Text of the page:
You’re paying a fairly hefty premium for the MacBook Pro, but it’s typically well designed and houses some powerful components. However, the glossy screen will put off many corporate users, as will the lack of an integrated DVI output.
Creating stylish, design-led notebooks is something Apple has always been good at, and the new MacBook Pro is no different. However, being more expensive than rival traditional Windows-based laptops, Apple has always struggled to penetrate the mainstream corporate market.
The new range of MacBook Pros (15in and 17in models are available) might not look much different from the previous line-up, but don’t be fooled: this is a major update.
Apple has totally reengineered the chassis, with these new models starting life as a single block of recyclable aluminium - what Apple calls a 'unibody'. This not only makes it look good, according to Apple, but reduces the chances of hardware failure.
Measuring less than 1in thick, it’s just a shade thinner than its predecessor and won't take up too much space when travelling. And at 2.49kg, it’s also relatively light compared to other 15in notebooks.
All ports are located down the left side of the notebook, while a slot-loading DVD/CD writer sits on the right. Open up the 15.4in screen and you’ll instantly notice the new keyboard, with each key rising up through the aluminium chassis through its own individual slot. With such well-spaced keys, typing is an effortless task and, thanks to the backlight, even possible in poorly lit environments.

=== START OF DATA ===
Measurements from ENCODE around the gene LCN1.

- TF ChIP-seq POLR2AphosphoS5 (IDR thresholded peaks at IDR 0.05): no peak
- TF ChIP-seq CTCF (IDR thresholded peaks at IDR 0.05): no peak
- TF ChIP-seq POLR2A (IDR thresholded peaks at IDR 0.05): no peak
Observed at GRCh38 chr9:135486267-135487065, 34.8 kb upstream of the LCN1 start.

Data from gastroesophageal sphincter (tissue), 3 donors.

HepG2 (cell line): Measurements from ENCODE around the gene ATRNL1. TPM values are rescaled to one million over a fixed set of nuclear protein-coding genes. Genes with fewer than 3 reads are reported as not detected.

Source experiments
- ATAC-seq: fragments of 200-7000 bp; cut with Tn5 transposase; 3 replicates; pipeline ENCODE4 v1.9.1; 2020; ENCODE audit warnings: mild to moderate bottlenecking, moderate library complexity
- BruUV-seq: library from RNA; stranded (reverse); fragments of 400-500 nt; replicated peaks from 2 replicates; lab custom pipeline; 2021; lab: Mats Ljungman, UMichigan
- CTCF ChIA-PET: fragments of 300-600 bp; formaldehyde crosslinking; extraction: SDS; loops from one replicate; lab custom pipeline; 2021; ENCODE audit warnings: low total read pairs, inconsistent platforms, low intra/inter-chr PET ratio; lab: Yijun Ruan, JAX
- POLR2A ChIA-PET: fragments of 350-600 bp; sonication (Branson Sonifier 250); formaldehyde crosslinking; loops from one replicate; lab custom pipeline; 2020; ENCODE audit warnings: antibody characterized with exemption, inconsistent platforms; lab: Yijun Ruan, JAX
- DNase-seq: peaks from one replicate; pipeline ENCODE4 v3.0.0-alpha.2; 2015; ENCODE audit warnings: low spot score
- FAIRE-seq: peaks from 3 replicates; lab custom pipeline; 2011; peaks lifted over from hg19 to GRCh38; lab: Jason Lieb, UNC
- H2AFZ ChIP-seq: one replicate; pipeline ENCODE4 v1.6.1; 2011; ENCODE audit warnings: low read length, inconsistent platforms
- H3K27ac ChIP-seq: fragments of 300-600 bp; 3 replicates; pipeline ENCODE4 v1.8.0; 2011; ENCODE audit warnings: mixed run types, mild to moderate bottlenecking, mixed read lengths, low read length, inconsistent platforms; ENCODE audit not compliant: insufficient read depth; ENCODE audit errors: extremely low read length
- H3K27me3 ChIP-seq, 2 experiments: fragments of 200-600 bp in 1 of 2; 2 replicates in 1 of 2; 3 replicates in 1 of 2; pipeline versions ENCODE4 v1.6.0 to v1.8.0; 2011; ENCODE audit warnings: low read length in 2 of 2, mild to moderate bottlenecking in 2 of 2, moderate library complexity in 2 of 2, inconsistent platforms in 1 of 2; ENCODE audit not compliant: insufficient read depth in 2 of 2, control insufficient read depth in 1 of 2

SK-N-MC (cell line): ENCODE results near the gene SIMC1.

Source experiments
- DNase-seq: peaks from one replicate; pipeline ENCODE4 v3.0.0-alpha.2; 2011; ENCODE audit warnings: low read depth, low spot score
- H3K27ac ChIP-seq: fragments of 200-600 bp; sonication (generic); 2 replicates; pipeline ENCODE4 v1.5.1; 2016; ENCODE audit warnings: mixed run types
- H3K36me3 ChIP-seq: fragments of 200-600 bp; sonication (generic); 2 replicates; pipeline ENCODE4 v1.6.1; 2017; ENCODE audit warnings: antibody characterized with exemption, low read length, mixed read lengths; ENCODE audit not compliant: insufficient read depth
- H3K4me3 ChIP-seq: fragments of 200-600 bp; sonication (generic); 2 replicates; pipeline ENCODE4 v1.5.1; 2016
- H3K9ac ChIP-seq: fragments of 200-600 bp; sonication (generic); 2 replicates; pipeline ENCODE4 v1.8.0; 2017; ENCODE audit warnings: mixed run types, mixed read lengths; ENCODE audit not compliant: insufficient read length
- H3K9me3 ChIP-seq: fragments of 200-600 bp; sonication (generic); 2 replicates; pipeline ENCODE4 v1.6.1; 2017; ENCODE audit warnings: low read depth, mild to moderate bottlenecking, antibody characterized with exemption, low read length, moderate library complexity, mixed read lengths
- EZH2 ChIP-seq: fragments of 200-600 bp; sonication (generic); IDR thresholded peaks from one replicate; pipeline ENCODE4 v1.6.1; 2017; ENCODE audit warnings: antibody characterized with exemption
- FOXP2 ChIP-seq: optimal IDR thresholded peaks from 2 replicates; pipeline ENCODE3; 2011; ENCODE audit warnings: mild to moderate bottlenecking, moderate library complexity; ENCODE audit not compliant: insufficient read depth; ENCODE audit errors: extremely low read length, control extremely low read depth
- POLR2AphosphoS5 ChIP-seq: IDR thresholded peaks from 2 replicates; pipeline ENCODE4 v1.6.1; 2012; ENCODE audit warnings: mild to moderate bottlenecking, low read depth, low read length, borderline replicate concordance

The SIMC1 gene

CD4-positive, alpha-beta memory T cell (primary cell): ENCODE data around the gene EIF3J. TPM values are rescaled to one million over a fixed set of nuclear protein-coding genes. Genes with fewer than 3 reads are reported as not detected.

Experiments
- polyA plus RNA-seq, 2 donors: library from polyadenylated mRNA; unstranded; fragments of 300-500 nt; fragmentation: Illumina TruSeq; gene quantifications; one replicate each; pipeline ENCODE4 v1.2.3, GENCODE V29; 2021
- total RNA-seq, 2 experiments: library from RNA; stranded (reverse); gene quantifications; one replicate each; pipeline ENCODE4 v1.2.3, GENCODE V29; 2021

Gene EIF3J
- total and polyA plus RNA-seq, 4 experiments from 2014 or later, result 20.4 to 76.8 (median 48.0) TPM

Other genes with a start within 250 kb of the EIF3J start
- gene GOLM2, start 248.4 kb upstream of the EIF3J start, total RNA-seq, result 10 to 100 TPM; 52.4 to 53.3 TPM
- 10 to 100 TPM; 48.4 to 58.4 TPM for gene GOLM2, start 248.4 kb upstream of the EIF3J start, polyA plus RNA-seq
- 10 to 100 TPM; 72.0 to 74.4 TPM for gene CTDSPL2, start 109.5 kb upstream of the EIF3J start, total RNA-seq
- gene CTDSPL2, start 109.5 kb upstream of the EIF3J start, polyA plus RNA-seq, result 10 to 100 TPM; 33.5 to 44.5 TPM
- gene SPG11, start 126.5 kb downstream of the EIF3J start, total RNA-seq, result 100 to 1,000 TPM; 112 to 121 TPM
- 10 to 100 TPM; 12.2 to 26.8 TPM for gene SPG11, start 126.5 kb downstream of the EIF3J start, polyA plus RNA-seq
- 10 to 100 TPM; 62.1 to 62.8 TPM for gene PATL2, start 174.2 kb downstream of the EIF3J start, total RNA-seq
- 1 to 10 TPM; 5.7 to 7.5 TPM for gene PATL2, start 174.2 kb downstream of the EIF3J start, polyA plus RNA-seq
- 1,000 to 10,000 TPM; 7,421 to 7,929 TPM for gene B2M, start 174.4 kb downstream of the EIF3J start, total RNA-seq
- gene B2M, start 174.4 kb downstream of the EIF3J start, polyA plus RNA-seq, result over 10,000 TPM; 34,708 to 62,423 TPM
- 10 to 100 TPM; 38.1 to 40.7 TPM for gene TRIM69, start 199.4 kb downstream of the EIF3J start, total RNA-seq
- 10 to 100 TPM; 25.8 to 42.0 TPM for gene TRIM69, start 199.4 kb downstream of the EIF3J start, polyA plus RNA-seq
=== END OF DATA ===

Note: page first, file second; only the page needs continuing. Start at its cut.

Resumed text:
The large trackpad ditches the usual separate mouse button - instead, the whole trackpad acts as a button. It’s something that takes a bit of getting used to, but thanks to the support for multi-touch gestures (for example, swiping four fingers in a downward vertical motion lets you switch applications) it’s something we enjoyed using.
Interestingly, Apple has ditched the dual-link DVI port of previous MacBook Pros and instead gone with a new Mini Displayport socket. It's a move that will incur the wrath of those looking to hook up large displays with resolutions of up to 2,560 x 1,600, since additional adapters will have to be purchased from Apple.
Worse still, if you want to power both DVI and VGA displays, you'll need to purchase two separate Mini Displayport adapters and, at £20 and £69 for the VGA and dual-link DVI adapters respectively, you’re paying a lot extra for functionality that came as standard with the previous model.
Those planning to use the MacBook Pro for off-site presentations will now also have the added hassle of having to remember the adapter in order to hook the notebook up to a projector.
Other ports include a single Firewire 800 and two USB2 ports and Gigabit Lan, along with the excellent Magsafe power port. Unlike standard power sockets that can be ruined by someone tripping on the cable, the Magsafe adapter is held in place by a magnet so, if the power cable is snagged, it will detach from the notebook without sending it tumbling or causing damage to the power socket.